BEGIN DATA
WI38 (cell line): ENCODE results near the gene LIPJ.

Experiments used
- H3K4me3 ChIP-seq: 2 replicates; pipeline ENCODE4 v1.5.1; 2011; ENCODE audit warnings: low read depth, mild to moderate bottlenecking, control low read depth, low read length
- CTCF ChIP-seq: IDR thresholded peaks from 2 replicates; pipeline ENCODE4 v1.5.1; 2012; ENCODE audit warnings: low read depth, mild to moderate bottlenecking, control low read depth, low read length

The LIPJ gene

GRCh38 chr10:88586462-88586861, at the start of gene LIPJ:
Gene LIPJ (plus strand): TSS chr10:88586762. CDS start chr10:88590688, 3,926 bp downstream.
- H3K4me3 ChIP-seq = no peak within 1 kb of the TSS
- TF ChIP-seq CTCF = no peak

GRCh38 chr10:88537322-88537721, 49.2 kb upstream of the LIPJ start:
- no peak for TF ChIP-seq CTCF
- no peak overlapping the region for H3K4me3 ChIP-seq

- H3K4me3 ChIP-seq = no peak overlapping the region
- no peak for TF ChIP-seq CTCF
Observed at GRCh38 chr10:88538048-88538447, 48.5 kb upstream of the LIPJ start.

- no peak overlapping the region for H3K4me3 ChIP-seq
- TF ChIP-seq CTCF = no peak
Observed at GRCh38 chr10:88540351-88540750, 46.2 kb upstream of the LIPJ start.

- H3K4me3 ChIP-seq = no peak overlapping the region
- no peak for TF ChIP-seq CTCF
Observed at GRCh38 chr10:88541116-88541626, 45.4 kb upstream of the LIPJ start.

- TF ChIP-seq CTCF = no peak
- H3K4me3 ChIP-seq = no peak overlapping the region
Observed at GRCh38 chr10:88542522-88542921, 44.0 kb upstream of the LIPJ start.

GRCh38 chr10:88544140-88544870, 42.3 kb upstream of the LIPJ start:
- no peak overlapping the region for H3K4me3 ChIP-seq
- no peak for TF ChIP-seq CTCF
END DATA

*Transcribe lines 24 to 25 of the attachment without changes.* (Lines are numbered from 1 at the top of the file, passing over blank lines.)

Observed at GRCh38 chr10:88542522-88542921, 44.0 kb upstream of the LIPJ start.

GRCh38 chr10:88544140-88544870, 42.3 kb upstream of the LIPJ start: